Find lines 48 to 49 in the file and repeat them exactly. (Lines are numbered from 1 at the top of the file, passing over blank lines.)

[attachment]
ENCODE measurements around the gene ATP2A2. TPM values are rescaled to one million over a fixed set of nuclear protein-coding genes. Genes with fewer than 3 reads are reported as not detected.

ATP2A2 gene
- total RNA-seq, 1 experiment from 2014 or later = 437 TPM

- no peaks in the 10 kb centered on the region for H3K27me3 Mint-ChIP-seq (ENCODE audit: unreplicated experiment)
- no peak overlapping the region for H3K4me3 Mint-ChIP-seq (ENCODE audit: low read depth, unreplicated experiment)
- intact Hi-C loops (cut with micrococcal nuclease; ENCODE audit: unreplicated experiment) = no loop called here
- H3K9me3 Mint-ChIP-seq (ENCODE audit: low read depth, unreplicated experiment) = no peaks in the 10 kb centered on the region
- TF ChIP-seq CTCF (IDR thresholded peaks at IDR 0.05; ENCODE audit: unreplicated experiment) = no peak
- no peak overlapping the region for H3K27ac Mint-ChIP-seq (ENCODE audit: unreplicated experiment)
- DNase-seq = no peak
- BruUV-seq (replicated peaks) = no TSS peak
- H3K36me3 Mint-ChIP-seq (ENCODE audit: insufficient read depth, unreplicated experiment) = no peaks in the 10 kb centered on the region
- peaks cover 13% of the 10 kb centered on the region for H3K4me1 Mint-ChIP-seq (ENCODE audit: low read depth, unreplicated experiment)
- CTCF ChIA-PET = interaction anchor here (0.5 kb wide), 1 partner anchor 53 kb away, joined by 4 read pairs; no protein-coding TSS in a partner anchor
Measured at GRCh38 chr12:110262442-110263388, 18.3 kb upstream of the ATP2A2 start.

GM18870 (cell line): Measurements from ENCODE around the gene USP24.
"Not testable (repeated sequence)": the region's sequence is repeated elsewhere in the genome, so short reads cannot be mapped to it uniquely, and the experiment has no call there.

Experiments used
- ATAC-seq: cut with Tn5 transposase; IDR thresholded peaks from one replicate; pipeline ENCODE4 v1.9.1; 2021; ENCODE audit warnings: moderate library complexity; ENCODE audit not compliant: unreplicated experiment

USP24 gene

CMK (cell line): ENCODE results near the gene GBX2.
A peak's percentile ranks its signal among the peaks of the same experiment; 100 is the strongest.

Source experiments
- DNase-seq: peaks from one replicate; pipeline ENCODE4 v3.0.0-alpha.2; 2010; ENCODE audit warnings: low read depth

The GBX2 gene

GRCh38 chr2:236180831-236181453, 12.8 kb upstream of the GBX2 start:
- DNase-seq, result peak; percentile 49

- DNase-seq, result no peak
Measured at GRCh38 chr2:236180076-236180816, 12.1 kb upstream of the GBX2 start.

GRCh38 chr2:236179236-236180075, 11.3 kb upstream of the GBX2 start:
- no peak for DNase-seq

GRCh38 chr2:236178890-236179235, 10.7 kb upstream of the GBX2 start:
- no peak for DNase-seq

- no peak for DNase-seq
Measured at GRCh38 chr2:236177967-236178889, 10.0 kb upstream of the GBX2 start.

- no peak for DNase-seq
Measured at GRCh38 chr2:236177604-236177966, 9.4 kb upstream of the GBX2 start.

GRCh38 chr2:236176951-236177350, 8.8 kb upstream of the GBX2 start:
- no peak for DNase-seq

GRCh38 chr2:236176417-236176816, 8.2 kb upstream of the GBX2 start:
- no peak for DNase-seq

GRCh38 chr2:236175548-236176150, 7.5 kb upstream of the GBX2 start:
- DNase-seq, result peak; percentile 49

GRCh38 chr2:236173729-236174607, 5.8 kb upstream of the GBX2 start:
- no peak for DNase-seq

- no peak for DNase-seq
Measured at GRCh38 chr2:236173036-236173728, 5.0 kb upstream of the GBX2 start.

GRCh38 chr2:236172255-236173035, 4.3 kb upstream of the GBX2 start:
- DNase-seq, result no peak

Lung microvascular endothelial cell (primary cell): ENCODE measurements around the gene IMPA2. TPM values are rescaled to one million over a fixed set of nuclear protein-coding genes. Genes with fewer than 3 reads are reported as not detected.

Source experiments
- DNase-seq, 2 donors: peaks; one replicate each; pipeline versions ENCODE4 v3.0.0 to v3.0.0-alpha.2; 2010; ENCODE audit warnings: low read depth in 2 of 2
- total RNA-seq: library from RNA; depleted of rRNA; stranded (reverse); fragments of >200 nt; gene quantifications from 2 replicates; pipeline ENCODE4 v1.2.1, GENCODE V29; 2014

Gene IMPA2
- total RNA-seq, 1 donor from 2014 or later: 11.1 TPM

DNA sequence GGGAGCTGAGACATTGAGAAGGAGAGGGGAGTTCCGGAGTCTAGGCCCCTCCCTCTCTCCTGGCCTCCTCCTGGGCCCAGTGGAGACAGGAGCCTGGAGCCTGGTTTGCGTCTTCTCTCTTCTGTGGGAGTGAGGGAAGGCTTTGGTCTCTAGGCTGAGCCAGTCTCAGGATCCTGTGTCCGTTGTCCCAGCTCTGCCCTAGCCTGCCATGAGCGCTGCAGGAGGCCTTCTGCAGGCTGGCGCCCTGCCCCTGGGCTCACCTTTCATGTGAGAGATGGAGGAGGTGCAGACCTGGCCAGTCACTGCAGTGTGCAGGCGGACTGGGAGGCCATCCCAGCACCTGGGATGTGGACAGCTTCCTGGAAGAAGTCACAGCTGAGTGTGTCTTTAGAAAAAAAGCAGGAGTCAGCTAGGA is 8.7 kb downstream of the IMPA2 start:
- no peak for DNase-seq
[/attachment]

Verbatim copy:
GRCh38 chr2:236172255-236173035, 4.3 kb upstream of the GBX2 start:
- DNase-seq, result no peak